In Boston, Galen Moore notes the Red Sox ended April with the best record in MLB, and despite 17 home games in April, the teams has only "sold out Fenway three times, and remain just barely in the top 10 for attendance.” Consequently, ticket resellers are “dropping prices.” A $52 ticket for an upcoming Twins game “was listed on reseller Fenway Ticket King for $34." Even a “surge of civic pride that followed the Marathon Monday bombings did not push Fenway attendance over the sellout limit on April 20, the next home game following the Marathon” (BOSTON BUSINESS JOURNAL, 5/3 issue).
FLYING BY THE SEAT OF HIS PANTS? In Philadelphia, Sam Donnellon writes, “At some point you have to ask: Has [Flyers Chair] Ed Snider become our version of Al Davis, his heart in the right place, his head not so much? Is there something structurally wrong with how the Flyers do things? A philosophy? A lack of one? And if so, does it all trace to its founder and the guy who still calls all the shots?” Donnellon continues, “What you like about Ed, what saves him from the vitriol, is his history. He probably will eat [G Ilya Bryzgalov’s] contract if it leads to a better defense and a better team. What you don't like is that if he does, it suggests once again that his wallet is no match for his seat-of-the-pants stewardship of this title-starved franchise” (PHILADELPHIA DAILY NEWS, 5/7).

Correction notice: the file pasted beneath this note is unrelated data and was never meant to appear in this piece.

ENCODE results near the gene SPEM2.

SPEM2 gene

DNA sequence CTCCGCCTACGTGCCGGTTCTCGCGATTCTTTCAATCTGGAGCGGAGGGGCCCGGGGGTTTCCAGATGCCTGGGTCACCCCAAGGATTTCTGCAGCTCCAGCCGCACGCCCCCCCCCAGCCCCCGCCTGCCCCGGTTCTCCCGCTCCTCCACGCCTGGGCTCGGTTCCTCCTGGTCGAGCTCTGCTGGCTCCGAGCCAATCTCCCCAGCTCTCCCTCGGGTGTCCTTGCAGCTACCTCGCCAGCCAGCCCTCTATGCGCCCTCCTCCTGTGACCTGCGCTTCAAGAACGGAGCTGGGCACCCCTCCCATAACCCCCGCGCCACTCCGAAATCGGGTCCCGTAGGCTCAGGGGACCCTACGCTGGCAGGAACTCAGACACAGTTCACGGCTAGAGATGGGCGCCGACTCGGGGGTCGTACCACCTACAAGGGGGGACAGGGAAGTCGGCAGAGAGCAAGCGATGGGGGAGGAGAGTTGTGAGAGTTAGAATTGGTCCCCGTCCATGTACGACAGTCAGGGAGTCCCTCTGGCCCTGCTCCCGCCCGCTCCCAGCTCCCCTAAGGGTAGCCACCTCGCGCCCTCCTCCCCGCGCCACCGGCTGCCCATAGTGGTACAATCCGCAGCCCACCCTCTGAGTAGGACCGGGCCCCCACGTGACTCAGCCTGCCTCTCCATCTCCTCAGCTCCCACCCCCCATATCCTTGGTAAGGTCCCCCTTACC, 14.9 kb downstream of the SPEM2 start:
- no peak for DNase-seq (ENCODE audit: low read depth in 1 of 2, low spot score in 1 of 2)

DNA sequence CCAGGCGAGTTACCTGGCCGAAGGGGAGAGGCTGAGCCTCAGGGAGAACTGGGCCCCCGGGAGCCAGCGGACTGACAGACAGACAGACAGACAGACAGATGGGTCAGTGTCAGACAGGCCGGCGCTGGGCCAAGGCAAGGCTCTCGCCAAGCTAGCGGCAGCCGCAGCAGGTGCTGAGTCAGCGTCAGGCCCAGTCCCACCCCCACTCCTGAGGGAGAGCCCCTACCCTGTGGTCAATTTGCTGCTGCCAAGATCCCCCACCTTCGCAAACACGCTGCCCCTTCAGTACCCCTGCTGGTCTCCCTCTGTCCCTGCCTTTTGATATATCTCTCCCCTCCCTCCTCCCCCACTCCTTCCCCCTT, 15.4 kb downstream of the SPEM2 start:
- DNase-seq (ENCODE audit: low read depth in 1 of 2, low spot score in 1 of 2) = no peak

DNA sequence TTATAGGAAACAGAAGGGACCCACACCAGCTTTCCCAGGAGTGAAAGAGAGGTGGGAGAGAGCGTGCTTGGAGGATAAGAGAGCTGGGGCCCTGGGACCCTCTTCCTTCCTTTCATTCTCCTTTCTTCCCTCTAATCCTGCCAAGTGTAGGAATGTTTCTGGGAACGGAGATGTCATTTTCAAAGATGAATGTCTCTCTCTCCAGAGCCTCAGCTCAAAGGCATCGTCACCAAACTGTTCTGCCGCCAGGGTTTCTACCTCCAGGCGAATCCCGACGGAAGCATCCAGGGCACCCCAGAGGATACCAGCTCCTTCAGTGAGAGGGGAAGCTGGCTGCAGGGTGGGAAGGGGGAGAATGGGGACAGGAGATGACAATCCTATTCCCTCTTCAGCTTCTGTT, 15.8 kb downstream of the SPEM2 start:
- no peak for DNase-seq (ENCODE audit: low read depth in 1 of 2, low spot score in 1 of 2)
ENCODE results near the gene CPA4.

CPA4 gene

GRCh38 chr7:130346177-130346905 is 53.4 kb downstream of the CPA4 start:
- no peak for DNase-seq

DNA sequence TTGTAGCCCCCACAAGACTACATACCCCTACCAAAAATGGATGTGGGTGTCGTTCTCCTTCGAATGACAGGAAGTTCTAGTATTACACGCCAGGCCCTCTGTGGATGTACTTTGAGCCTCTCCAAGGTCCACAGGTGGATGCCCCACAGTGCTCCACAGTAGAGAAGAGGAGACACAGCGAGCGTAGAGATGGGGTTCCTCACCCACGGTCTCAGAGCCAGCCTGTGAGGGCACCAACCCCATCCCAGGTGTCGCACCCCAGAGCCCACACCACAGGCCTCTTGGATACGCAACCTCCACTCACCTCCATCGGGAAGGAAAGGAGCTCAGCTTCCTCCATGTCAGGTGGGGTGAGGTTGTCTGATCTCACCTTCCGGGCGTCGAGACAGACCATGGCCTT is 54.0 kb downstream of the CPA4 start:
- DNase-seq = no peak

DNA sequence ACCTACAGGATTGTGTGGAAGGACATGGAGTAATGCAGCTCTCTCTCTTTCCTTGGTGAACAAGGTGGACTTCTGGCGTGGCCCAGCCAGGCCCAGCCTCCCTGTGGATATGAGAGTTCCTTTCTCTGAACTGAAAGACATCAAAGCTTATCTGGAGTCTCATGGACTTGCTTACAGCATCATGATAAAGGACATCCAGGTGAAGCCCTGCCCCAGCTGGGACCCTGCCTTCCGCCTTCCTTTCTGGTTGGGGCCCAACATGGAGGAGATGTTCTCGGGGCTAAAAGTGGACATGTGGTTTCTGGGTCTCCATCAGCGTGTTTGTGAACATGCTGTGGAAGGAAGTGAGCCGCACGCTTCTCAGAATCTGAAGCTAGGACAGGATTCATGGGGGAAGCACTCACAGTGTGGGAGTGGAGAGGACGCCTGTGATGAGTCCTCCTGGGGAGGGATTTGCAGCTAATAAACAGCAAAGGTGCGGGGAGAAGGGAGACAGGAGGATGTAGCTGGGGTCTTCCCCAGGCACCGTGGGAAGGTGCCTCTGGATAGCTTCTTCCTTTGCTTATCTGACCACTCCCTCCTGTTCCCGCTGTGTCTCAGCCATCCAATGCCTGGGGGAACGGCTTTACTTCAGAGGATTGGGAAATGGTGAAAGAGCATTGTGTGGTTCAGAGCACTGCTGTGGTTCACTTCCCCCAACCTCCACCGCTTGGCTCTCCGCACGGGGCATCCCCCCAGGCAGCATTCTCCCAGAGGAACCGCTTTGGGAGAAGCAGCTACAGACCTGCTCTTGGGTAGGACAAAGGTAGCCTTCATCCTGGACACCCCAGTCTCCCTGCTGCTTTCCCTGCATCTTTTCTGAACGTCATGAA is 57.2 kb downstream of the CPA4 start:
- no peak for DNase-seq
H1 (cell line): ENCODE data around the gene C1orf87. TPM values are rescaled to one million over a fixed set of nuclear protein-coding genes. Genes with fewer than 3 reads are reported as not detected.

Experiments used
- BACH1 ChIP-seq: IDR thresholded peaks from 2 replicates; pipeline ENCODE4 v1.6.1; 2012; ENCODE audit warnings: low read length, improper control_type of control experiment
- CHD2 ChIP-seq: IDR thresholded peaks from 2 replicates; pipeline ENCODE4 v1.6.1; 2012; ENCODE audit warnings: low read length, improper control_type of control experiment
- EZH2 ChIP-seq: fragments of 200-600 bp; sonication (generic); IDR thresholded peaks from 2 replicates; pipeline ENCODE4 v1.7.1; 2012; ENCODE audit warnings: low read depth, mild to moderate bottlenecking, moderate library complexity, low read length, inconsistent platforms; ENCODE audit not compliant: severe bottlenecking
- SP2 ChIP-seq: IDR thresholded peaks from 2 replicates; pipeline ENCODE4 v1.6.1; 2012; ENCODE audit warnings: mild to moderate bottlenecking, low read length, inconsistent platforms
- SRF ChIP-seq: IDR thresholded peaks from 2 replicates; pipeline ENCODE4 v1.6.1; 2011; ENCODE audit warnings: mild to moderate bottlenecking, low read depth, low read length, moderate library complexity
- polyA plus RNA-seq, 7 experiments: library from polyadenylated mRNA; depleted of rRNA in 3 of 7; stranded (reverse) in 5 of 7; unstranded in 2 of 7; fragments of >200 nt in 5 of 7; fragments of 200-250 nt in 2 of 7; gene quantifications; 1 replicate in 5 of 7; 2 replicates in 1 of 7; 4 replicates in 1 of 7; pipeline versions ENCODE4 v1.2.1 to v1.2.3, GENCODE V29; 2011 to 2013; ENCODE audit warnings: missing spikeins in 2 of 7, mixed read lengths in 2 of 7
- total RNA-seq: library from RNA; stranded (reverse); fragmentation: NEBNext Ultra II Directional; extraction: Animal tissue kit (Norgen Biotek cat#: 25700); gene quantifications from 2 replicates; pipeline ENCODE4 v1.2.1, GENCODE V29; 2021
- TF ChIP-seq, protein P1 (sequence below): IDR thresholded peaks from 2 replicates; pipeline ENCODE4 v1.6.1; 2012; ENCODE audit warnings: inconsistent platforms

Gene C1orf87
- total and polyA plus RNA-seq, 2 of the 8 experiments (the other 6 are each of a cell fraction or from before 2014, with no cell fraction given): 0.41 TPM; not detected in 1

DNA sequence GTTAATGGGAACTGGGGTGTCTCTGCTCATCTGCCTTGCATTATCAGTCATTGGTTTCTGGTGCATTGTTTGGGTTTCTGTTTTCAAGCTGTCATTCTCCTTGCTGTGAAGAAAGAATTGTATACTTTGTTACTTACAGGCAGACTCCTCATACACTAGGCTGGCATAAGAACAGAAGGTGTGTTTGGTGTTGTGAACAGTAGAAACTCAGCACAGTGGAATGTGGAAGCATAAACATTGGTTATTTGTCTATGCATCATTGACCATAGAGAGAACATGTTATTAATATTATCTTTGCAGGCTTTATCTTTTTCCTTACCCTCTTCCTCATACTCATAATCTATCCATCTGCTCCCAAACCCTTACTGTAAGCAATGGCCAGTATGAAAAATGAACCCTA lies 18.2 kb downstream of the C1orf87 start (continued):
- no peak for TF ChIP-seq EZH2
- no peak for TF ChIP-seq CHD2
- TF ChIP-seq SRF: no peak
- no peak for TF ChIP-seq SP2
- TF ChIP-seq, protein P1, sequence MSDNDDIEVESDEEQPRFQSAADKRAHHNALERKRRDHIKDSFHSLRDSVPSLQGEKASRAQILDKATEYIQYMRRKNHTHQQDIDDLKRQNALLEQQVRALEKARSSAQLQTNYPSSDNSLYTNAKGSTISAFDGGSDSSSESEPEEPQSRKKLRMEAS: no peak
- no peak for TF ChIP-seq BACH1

WHALE OF A TALE: In Hartford, Paul Doyle noted Madison Square Garden Co. is “competing for the right to renovate and run the Nassau Coliseum.” But the company said that it has “no specific plan to eventually move” its AHL affiliate, the Connecticut Whale, from Hartford to Long Island “if it wins the bid.” MSG “vowed” to spend $250M in "renovating the coliseum and creating an entertainment complex around the arena.” The new lease in Hartford “is for three years, and the deal includes two one-year extensions” (HARTFORD COURANT, 5/4).